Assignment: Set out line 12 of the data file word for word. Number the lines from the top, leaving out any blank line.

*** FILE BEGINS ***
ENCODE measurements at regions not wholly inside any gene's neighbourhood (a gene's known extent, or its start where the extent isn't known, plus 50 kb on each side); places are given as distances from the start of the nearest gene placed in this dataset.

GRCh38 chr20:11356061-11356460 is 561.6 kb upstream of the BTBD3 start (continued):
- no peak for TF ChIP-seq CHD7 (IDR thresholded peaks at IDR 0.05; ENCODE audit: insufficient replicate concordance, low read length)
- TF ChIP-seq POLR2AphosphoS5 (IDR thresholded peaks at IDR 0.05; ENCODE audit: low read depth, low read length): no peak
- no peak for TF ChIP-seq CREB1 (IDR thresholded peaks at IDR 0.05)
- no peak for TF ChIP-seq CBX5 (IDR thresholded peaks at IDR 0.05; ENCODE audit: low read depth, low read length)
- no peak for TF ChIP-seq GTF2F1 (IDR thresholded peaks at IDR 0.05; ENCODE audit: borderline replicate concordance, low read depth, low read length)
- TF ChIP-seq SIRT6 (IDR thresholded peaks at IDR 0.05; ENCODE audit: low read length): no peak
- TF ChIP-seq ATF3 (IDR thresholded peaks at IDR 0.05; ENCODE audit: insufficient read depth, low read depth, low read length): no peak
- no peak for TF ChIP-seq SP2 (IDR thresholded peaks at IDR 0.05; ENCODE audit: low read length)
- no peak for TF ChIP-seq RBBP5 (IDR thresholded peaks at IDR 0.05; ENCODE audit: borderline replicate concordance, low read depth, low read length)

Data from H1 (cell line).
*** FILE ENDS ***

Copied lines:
Data from H1 (cell line).